Here’s an example of how the aggregate functions work. Say you want to have a quick understanding of how many orders there have been using the sample e-commerce data. As each order has a unique id, you can simply count the id’s column in the table, like this:
If you try on your own, you’ll see that the number of orders is 500. This counts all orders placed in the store. Orders can have different statuses, for example, Order Received, Shipped, or Fulfilled. You might be more interested to see how many orders have been fulfilled. The <span class="code">COUNT</span> function counts all the entries in the column it’s asked to count. As you might have seen in the order table, it has columns with date stamps for when the order changes status — and until an entry is printed in this cell, it simply says NULL:
To see how many orders have been fulfilled, you could therefore count how many entries there are in this column, which would give you the answer to how many cells are filled with a date, and disregard the cells filled with NULL, like this:
As you see, the answer to this is 170.
Pro Tip: The <span class="code">COUNT</span> function will be among your most used aggregate functions. In general, your go-to functions will most likely be:
- <span class="code">COUNT</span> Counting all entries in the column specified
- <span class="code">SUM</span> Calculating the sum of the entries in a column
- <span class="code">AVG</span> Calculating the average of the entries in a column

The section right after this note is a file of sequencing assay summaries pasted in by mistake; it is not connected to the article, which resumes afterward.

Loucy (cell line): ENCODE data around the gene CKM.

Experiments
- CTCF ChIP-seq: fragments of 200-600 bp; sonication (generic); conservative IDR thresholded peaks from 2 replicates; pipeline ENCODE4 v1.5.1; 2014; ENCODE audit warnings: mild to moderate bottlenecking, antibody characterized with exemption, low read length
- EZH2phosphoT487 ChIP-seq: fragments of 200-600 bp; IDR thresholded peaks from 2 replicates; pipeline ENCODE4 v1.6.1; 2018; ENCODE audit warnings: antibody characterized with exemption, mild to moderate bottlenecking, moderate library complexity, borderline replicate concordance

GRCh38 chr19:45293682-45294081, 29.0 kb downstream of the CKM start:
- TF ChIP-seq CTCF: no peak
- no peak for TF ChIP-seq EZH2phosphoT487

- <span class="code">MAX</span> Calculating the maximum of the entries in a column
- <span class="code">MIN</span> Calculating the minimum of the entries in a column
The aggregate functions work as you would intuitively expect when working with numbers, but they can also find a logic to give an answer to other types of data. For example, you could find the earliest date of an order in your table like this:
Or, you could find the first person if you ranked all your customers alphabetically by their first name (in case you for some reason want to know that…) like this:
Looking up the minimum value of people’s first names rarely adds value, but this showcases how the aggregate function can work on values other than numerical ones if some kind of logic can be applied to it.
Exercise 8: Find the highest value in the order_line table
Say you want to understand what the highest value is in the lines in your order_line table (different from the customer table you just worked with). Try to find the highest value of quantity multiplied by price in the <span class="code">order_line</span> table by using the <span class="code">MAX</span> function. If you run your query, it should give a result like this:
In SQL there are often many means to an end, so you’ll usually be able to get the required result by writing different variations of the same query. A simple way to solve the exercise above would be to write a query like this:
As you’ve probably noticed, there are typically several lines for each order. So, the small analysis you did in this exercise to find the highest value of the order lines would rarely bring any interesting insights for your business. It would be much more interesting, for example, to find the highest value per order instead of per order line. This is what will be covered in the next section.